- California Democrat says 'things rise in the spring'
- Comments made as Yellen appears at Congressional committee
Janet Yellen can stay in God’s good graces by waiting until springtime to raise interest rates, Representative Brad Sherman told the Federal Reserve chair on Wednesday.
“God’s plan is not for things to rise in the autumn, as a matter of fact, that’s why we call it fall, nor is it God’s plan for things to rise in the winter, through the snow,” Sherman, a Democrat from California, told Yellen at a hearing of the House Financial Services Committee. “God’s plan is that things rise in the spring. And so if you want to be good with the Almighty, you might want to delay until May.”
Later Wednesday, Sherman wrote on his Twitter account, "Don’t actually think God has an opinion on monetary policy, but if She did, She would agree that the FOMC shouldn’t increase rates in winter."
At the hearing, Sherman more seriously went on to say that he’s worried about the risks if the Fed lifts off too early and then has to return to zero, among other issues. While his comments were a little more colorful than the typical rationale for postponing liftoff, they underline an important point: Yellen is coming under congressional and political pressure as the Fed inches closer to raising rates.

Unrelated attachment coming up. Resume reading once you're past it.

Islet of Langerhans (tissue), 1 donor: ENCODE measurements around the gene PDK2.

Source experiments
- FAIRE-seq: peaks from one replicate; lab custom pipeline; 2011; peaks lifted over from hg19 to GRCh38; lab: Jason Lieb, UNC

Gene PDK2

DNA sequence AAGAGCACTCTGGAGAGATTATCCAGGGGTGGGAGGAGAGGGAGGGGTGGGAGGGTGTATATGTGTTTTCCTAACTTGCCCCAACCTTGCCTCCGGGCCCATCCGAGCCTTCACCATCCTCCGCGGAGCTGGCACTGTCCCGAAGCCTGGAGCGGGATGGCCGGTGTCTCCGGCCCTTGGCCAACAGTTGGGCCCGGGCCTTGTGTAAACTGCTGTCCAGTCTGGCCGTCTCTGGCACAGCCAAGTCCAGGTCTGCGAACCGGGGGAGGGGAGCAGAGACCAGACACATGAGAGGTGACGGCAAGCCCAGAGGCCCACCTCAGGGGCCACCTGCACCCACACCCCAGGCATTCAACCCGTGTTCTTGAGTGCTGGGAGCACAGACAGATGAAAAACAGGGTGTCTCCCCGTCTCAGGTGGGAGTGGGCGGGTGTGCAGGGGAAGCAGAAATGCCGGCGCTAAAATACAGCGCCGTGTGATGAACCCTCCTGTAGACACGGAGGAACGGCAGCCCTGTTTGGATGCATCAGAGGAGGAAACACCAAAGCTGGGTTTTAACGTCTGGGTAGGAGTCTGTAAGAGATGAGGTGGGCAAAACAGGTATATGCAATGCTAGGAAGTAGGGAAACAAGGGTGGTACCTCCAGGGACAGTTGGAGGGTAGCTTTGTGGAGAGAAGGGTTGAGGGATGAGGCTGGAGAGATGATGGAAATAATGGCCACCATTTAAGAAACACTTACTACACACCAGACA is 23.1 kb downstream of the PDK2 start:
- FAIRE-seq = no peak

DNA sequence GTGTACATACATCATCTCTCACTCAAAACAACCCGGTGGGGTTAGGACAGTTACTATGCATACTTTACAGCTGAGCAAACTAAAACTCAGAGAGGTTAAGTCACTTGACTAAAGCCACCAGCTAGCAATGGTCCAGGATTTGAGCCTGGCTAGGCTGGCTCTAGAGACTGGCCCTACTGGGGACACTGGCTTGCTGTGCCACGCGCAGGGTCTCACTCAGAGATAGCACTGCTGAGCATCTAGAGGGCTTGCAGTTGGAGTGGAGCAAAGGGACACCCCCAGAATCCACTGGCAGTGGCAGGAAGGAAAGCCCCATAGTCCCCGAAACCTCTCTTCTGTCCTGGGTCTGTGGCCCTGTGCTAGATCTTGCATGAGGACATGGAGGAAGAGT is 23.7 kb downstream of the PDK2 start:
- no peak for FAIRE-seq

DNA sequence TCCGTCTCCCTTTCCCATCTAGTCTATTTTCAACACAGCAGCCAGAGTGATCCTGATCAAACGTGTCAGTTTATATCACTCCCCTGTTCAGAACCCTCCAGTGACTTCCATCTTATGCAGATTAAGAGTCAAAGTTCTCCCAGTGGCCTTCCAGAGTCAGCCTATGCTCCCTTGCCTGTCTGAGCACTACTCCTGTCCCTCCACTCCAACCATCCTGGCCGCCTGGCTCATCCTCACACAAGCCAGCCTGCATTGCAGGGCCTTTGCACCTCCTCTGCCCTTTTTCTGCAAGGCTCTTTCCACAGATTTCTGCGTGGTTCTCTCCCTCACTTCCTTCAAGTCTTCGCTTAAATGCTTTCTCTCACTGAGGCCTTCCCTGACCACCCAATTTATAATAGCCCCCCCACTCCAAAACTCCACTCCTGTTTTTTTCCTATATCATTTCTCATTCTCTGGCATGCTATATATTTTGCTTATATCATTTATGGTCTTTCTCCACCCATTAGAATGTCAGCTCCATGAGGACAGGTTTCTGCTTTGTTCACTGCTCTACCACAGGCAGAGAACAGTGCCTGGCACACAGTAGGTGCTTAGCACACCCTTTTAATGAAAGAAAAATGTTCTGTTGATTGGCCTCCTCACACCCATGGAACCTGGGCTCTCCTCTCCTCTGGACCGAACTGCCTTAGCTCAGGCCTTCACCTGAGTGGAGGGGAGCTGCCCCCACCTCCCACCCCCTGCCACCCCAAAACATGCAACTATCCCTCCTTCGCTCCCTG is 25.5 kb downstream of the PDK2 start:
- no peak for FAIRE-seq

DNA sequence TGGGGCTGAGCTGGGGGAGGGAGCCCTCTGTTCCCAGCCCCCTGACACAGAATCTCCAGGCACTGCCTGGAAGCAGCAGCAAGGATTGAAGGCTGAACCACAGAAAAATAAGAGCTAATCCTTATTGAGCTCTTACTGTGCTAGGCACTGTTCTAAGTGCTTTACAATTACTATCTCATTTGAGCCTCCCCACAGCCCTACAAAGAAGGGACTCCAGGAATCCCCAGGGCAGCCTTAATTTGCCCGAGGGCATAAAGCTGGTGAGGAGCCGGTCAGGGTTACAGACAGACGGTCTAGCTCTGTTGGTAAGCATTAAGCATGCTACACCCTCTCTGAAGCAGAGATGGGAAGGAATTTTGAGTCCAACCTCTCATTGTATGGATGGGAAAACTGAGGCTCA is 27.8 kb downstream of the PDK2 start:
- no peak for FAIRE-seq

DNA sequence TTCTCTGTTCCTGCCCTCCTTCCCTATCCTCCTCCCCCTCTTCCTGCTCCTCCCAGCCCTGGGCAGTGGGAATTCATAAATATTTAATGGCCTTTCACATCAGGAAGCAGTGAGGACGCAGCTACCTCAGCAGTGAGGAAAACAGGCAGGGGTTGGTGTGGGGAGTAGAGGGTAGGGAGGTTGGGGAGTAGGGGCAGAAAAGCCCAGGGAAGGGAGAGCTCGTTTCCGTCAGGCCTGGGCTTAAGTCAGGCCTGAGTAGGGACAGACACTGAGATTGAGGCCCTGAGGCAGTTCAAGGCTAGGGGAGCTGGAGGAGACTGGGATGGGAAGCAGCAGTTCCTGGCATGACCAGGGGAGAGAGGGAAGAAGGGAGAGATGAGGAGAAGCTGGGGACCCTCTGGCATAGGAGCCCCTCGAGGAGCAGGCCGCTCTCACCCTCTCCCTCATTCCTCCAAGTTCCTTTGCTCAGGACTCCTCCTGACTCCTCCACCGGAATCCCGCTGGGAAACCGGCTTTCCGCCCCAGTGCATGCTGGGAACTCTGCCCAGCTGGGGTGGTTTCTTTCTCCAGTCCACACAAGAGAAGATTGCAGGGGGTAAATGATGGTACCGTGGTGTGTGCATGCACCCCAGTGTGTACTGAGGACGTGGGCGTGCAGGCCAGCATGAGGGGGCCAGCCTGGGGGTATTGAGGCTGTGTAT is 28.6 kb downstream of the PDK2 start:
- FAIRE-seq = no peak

Yellen said earlier Wednesday that the U.S. economy is performing well and December would be a "live possibility” for a rate increase, though no decision has been made. Rates have been near-zero since 2008 as the Fed tried to encourage economic activity to drive down unemployment and pull inflation closer to its 2 percent goal.
As the central bank prepares to take its foot off the gas, it’s seeing push-back from politicians, non-governmental organizations and interest groups. American Principles Project, a Washington-based non-profit pushing for an increase, held a conference on the sidelines of the Kansas City Fed’s Jackson Hole, Wyoming, summit this year featuring prominent conservative speakers. Fed Up, a coalition of community groups organized by the Center for Popular Democracy in Washington, was also present -- but urging for rates to stay low.
While Yellen and her Fed colleagues spend time talking to politicians and groups interested in the central bank’s actions, they’re legally granted independence when setting monetary policy. So Sherman can warn Yellen about Divine wrath, but in the near term, he can’t do much to make sure that she heeds that advice.